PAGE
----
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Hillary Clinton: "I'm now back" for the resistance


Hillary Clinton interviewed today at the Women for Women International Conference in New York City. In the span of a few minutes, she took "personal responsibility" for her 2016 loss, while also blaming her defeat on WikiLeaks and FBI Director Jim Comey.

Highlights below:

  1. "I am writing a book, and it is a painful process reliving the campaign."
  2. "I take absolute personal responsibility. I was the candidate. I was the person on the ballot."
  3. "I was on the way to winning until a combination of Jim Comey's letter on October 28 and Russian WikiLeaks raised doubts in the minds of people who were inclined to vote for me but were scared off."
  4. Putin "certainly hurt me."
  5. Electing the first female president "would have been a really big deal...There were important messages that could have sent."
  6. "I'm back to being...part of the resistance."
  7. On Trump's Syria strikes: "I don't know what kind of potentially back room deals were made with the Russians," but Clinton said she "did support" the strike, although not publicly.
  8. "I am going to publicly request that this administration not end our efforts making women's rights...central to American foreign policy..."
  9. "One of the you ask people what was your last pay. If you're a woman and you've been underpaid before…it looks fair, but it's not. Because you've got built in inequity"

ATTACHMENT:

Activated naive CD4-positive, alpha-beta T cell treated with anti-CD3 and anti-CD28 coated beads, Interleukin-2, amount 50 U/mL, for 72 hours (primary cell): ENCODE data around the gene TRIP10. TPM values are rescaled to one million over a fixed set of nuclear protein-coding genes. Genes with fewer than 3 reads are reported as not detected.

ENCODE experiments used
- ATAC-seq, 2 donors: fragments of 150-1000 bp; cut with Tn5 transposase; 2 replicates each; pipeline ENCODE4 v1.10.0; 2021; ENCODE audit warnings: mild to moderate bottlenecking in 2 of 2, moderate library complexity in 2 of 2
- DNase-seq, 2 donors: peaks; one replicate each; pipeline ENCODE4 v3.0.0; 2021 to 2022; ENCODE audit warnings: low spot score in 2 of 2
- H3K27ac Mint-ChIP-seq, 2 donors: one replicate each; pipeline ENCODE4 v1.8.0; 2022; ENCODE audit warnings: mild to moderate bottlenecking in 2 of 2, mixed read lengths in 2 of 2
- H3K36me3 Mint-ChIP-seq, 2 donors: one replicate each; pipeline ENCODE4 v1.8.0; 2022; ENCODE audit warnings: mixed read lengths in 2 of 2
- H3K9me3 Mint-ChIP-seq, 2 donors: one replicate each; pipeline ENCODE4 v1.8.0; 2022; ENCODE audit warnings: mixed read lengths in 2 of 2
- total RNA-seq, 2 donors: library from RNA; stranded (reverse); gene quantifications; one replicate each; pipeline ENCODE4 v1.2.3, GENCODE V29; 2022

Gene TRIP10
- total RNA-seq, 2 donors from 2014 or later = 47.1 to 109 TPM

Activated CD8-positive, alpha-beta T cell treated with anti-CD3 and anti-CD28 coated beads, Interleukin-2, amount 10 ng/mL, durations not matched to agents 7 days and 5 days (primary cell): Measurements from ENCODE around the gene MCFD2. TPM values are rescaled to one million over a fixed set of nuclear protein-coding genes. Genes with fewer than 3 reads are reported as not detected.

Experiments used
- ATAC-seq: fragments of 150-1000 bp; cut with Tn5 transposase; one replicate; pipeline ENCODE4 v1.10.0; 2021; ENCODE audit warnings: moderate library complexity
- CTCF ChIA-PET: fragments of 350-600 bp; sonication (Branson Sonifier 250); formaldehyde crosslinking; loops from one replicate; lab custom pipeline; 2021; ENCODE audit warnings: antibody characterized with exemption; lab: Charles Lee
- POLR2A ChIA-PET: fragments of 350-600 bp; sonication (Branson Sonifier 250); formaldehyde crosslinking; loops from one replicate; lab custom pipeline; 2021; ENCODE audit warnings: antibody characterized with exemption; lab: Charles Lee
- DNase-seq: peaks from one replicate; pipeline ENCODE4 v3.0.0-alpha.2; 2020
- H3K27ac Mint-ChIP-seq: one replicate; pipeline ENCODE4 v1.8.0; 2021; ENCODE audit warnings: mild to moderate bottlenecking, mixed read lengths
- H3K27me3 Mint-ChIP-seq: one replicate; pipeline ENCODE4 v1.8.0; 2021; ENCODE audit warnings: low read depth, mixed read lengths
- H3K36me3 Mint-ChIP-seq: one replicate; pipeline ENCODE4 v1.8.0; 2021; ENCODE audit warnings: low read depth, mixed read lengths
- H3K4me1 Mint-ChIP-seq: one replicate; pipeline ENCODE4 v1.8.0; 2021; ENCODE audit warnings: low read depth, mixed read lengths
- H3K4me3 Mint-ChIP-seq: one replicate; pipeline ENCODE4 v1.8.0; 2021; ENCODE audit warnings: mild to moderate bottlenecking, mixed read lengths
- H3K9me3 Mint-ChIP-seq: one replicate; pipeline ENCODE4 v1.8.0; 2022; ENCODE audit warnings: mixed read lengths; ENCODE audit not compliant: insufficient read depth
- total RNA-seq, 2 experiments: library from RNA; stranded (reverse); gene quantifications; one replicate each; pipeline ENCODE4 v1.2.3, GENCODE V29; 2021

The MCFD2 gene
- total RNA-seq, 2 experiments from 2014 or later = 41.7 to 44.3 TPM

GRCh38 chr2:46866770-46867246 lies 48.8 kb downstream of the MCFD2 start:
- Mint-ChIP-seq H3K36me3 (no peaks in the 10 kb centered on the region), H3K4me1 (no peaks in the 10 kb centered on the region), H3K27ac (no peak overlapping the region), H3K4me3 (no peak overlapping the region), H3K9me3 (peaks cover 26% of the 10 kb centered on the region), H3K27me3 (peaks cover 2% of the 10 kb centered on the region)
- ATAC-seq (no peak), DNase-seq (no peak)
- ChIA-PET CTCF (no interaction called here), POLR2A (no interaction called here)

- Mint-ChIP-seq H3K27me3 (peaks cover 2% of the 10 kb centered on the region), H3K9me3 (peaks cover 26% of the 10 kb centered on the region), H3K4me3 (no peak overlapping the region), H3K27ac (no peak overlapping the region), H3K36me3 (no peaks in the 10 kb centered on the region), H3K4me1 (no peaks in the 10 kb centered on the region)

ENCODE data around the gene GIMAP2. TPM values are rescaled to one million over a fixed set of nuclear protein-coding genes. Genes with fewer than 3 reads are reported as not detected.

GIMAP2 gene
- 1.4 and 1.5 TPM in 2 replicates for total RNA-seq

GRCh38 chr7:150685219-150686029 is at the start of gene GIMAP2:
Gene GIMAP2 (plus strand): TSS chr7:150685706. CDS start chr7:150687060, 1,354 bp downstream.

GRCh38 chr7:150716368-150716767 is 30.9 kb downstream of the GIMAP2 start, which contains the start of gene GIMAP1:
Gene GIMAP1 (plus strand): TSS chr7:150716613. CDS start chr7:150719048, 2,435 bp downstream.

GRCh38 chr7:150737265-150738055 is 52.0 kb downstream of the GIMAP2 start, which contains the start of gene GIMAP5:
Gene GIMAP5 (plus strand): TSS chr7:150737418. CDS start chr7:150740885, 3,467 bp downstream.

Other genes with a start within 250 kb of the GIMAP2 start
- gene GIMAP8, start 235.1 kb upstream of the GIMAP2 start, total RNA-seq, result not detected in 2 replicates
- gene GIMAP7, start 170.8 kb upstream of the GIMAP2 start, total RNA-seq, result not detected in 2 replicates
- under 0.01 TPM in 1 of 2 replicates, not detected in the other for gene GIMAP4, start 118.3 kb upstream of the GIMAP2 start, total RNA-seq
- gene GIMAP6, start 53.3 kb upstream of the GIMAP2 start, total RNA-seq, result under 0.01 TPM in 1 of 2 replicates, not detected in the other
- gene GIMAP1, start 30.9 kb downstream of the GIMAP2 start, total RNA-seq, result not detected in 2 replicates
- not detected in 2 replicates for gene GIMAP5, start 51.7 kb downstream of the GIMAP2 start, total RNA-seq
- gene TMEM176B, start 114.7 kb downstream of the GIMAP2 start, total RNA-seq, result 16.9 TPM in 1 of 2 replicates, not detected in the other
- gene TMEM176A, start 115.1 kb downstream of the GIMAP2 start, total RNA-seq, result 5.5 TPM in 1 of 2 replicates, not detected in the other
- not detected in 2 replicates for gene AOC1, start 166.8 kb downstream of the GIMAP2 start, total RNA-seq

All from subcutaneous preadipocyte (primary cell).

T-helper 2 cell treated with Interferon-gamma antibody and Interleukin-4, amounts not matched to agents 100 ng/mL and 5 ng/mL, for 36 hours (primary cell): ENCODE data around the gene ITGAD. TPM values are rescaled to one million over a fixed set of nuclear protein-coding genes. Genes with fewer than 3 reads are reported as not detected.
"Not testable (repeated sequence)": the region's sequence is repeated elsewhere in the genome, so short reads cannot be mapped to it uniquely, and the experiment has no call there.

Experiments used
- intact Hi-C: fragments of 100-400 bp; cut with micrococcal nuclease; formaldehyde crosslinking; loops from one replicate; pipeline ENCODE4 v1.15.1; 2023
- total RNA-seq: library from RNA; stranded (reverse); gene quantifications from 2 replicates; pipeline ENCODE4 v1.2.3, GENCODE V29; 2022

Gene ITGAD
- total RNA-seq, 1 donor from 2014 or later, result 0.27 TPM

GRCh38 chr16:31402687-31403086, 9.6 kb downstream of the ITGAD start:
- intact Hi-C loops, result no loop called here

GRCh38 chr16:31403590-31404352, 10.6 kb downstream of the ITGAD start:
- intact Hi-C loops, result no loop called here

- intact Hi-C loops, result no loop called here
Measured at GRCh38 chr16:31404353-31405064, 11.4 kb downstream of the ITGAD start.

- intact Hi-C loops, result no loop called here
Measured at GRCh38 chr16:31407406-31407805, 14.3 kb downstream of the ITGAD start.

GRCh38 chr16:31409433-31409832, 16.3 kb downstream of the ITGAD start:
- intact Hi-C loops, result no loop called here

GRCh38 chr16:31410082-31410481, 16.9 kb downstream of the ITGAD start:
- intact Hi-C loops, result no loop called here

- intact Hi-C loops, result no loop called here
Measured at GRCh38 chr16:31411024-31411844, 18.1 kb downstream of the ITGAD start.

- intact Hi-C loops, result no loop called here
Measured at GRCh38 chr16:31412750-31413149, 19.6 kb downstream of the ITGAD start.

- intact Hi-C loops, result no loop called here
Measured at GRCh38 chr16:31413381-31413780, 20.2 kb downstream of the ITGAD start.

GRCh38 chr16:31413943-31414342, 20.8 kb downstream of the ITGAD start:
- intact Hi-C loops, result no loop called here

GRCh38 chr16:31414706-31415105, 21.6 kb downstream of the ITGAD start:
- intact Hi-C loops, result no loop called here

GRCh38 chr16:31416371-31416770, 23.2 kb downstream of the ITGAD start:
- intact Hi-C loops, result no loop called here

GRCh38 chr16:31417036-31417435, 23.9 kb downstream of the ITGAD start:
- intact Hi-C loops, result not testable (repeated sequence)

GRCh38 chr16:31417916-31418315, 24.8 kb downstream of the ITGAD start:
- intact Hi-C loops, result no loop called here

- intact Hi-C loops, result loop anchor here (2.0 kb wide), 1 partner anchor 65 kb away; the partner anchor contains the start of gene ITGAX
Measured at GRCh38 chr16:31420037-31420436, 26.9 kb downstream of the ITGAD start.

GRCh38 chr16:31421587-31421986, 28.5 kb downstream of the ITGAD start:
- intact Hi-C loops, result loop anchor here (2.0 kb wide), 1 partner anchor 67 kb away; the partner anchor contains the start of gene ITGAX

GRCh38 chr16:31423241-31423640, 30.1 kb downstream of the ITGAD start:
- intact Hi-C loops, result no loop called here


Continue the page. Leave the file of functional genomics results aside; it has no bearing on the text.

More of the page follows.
10. Artificial intelligence will be "upending the economy."

Read next: The thinking behind Trump's government "shutdown" tweets

After that: 10 big broken promises of past presidents

Alternately: Bernie's pollster says Le Pen can win

Finally: Trump admin. cuts school healthy lunch guidelines

Kim Hart 5 hours ago
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Tech's terrible week

A sad computer
Illustration: Lazaro Gamio/Axios

From a fatal car crash to a data nightmare, turning-point scenarios played out in several corners of the technology industry this week.

Why it matters: The utopian promise of technological progress is giving way to the very thorny challenges of balancing innovation with social accountability. That means congressional hearings, investigations, probably at least some regulation — and a lot more skepticism about the promise of the tech-driven changes that are transforming our lives.

Haley Britzky 2 hours ago
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Students prep for protests: "We have nothing to lose"

People arrive early for the March For Our Lives rally against gun violence in Washington, DC.
People arrive early for the March For Our Lives rally against gun violence in Washington, DC. Photo: Alex Edelman / AFP / Getty Images

On Saturday, more than 800 March for our Lives protests are expected "in every American state and on every continent except for Antarctica," the New York Times reports.

Why it matters: The Parkland shooting was the tipping point for many, leading to a surge of the #NeverAgain movement led mostly by young people. Saturday can expect "more than half a million people" in D.C.'s march alone, the NYT reports, along with counter-protests, celebrities, and voting registration.